SURREY, British Columbia, July 04, 2022 (GLOBE NEWSWIRE) -- Nearly 10,000 retail grocery and warehouse workers across BC, members of the United Food and Commercial Workers (UFCW) Local 247, are voting this week on whether to accept a new collective agreement or issue strike notice against Loblaw, the company that owns and operates the affected 28 Superstore locations and three distribution warehouses in the province.
After union members rejected an initial company offer in April, they voted 97 percent in favour of taking strike action in May.
Loblaw officials returned with a new offer with greater wage increases for long-term, senior employees, an improved and unified wage scale benefiting 6,500 employees, major scheduling improvements for part-time employees, expanded night shift premiums, a commitment to creating 112 full-time positions, signing bonuses for all employees, and other improvements that address some long-standing contract issues.
“At the bargaining table, our committee was clear to the company that, while this is a substantially improved company offer, if it is turned down, we will be supporting our members’ decision by issuing strike notice and setting up picket lines,” said Dan Goodman, President of UFCW Local 247.
Loblaw notified the union bargaining committee that, if union members turned down their offer, the company would be issuing a corresponding lockout notice.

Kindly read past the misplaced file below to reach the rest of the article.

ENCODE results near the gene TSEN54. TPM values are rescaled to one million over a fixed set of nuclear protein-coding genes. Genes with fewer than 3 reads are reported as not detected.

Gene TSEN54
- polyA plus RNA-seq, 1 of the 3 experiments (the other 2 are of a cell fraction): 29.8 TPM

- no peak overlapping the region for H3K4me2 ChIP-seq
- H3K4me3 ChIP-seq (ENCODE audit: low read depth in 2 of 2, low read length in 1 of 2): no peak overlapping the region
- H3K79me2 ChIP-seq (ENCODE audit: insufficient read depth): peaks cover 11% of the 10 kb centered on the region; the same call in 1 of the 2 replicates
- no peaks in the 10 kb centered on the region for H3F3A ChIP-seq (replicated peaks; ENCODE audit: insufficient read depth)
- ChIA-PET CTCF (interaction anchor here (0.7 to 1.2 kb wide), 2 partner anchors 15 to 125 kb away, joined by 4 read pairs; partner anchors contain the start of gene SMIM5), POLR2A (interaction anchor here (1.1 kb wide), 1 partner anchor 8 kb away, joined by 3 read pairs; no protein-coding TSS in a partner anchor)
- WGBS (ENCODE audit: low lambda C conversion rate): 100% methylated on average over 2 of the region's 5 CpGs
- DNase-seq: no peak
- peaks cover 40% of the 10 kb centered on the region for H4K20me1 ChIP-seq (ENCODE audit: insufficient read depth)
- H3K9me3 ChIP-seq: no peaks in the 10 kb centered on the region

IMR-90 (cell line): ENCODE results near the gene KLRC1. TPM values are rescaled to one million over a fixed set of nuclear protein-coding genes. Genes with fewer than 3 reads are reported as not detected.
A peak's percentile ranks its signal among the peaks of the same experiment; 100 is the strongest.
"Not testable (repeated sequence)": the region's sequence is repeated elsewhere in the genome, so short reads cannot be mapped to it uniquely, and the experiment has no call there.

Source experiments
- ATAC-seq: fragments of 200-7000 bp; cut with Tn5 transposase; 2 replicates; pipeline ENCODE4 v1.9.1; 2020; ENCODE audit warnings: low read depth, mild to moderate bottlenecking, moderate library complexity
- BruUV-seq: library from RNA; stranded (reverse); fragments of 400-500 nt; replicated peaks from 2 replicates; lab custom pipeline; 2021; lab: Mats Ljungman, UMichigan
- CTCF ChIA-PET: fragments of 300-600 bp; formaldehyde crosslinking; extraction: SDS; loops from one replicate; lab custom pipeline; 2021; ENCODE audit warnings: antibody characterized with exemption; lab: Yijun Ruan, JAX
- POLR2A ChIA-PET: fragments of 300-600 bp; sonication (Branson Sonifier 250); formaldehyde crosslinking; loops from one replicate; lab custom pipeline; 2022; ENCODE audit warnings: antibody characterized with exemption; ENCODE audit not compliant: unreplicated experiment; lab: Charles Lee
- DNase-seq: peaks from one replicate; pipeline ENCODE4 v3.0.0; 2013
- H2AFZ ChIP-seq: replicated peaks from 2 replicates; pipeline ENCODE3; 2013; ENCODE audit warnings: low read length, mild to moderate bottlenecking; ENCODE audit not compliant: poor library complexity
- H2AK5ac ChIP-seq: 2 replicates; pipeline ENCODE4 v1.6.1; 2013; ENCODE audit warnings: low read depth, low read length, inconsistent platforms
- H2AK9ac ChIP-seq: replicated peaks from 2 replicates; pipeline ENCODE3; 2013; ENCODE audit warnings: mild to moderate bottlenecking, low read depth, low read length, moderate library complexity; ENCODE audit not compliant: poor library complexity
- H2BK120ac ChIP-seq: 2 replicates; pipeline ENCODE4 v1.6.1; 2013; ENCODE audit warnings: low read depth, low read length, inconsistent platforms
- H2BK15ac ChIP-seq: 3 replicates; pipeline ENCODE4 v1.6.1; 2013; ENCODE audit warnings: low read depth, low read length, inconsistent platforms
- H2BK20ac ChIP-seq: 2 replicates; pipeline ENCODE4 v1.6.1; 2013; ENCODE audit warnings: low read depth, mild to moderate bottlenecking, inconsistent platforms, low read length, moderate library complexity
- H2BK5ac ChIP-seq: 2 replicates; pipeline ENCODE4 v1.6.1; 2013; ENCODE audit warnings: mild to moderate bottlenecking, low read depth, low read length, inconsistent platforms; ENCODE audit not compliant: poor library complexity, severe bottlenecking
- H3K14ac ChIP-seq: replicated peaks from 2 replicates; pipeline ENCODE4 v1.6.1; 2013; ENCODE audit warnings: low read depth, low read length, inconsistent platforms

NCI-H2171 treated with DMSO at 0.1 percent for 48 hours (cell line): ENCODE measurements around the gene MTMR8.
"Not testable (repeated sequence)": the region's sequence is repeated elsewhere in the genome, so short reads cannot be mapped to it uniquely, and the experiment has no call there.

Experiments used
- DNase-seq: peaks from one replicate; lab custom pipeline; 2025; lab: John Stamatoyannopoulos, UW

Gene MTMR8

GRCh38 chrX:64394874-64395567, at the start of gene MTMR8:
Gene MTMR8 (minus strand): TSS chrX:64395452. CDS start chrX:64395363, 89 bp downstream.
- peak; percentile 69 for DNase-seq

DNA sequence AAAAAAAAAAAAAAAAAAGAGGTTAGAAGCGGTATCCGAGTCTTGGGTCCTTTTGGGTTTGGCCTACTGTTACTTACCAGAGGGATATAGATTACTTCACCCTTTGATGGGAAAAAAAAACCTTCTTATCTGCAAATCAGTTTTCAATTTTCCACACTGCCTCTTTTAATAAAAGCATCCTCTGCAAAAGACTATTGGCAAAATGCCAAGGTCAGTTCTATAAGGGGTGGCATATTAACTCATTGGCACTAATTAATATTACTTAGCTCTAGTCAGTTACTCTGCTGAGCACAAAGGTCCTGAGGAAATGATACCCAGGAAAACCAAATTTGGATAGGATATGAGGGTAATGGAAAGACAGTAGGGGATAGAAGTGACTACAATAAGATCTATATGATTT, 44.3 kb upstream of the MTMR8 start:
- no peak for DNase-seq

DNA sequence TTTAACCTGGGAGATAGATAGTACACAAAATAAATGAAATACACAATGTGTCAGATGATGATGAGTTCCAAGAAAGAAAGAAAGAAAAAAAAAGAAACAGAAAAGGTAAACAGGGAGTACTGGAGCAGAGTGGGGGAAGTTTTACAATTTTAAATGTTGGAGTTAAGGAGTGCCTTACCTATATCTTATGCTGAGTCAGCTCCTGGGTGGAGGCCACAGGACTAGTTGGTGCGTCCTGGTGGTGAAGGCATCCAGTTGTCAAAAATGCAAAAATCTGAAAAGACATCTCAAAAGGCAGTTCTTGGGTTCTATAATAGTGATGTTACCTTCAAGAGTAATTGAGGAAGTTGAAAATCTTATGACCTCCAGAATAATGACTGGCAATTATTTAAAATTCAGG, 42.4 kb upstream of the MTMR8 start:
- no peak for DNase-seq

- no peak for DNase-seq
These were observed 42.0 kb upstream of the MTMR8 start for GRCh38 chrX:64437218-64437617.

It’s Time to Decide: Voting This Week
UFCW members have been considering this latest offer in union information meetings held last week. Voting also started last week at locations in the Lower Mainland. Following the July 1 long weekend, voting polls continue across BC.
Ballots will be counted on Friday, July 8, 2022, and the results of the vote will be posted on the Union’s website at www.ufcw247.com.
As pressure mounts, thousands of UFCW Local 247 members have registered for picket duty and hundreds of members have received union picket captain training.
If members decide to strike, the union will serve notice on the company and announce the exact timing and nature of employee walk outs and the establishment of picket lines across the affected worksites.
While strike notice is normally 72 hours, as required by the BC Labour Relations Code, it is expected that Loblaw will seek to extend the notice period because the dispute would involve perishable goods.
“This contract is all about pay, fairness, and equity for our members,” said Goodman. “These are inflationary times, and our members have been called pandemic heroes. We all see what groceries are costing these days, and our members are putting those items on the shelves.”
“Our stewards and activists are leaders and have been preparing for any outcome,” said UFCW Local 247 Secretary-Treasurer, Charles Pratt. “This week, our members will decide if this final agreement is enough to meet their needs or if they are prepared to commence one of the largest labour disputes seen in the BC grocery industry in decades. Either way, their union will be there with them.”
The United Food and Commercial Workers Local 247 represents BC workers in the food production, warehousing, and retail industries across British Columbia, and is part of UFCW Canada, with 250,000 members across the country.